Aftershocks expected within next week following New Jersey earthquake: USGS forecast

An aftershock following a 4.8 magnitude earthquake that rattled New Jersey, New York and Philadelphia, was felt in New York City and parts beyond, according to the U.S. Geological Survey (USGS). But this was to be expected. 

There will be almost an 80% chance of a magnitude 3 and above aftershock within the next week, the USGS predicted. And within that time, it is most likely that up to five will occur. 

"Magnitude 3 and higher aftershocks are large enough to be felt nearby. The number of aftershocks will decrease over time, but a large aftershock can temporarily increase the number of aftershocks," the USGS said. 

The latest aftershock happened at 5:59 p.m. ET just southwest of Gladstone, New Jersey, and was 3.8 in magnitude. Before that, a 2.0-magnitude aftershock was recorded near Bedminster, New Jersey, an hour after the initial quake.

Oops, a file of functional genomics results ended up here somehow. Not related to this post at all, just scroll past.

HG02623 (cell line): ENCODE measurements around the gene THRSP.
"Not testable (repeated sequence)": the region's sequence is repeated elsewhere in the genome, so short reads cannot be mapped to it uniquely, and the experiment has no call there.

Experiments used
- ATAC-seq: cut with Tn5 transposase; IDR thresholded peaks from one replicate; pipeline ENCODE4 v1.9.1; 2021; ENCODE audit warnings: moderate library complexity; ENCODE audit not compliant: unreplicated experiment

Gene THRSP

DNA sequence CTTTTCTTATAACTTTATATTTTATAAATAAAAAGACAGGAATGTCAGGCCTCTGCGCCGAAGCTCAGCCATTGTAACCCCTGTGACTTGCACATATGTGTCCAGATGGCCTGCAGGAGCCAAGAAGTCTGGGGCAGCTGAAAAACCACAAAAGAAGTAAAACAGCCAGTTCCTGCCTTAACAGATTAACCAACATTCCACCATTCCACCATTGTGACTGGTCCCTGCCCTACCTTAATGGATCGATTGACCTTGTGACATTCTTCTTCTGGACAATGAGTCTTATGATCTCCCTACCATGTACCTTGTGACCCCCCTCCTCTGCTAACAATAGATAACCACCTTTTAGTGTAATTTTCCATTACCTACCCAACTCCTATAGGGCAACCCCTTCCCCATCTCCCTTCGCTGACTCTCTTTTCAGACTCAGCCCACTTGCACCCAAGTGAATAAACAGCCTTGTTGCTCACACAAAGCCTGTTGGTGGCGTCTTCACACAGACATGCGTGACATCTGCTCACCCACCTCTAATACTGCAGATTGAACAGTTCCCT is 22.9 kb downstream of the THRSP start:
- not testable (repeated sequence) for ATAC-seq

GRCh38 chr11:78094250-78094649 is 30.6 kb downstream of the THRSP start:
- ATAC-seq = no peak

FILE - In this photo illustration, an emergency alert is displayed from the national Emergency Broadcast System warning of an earthquake in the area on April 5, 2024 in New York City.

What is an aftershock? 

Aftershocks are basically smaller earthquakes that occur in the same general area during the hours, days and years following a larger quake, or the "mainshock," according to the USGS. 

Aftershocks usually mean that the ground is readjusting itself following the main earthquake. 

Earthquake in New Jersey

The earthquake that happened in New Jersey on March 5, was 4.8 in magnitude and struck near Lebanon, though the impacts were felt in New York City, Philadelphia and in other nearby cities. 

USGS figures showed the quake could have been felt by more than 42 million people. 

Earthquakes are less common on the eastern than western edges of the U.S. because the East Coast does not lie on a boundary of tectonic plates. But 13 earthquakes of magnitude 4.5 or stronger have been recorded since 1950 within 500 km (311 miles) of Friday's tremblor, the USGS said. The strongest was a 5.8-magnitude quake in Mineral, Virginia, on Aug. 23, 2011, that jolted people from Georgia to Canada. 

The Associated Press and Heather Miller contributed to this report. This story was reported from Los Angeles.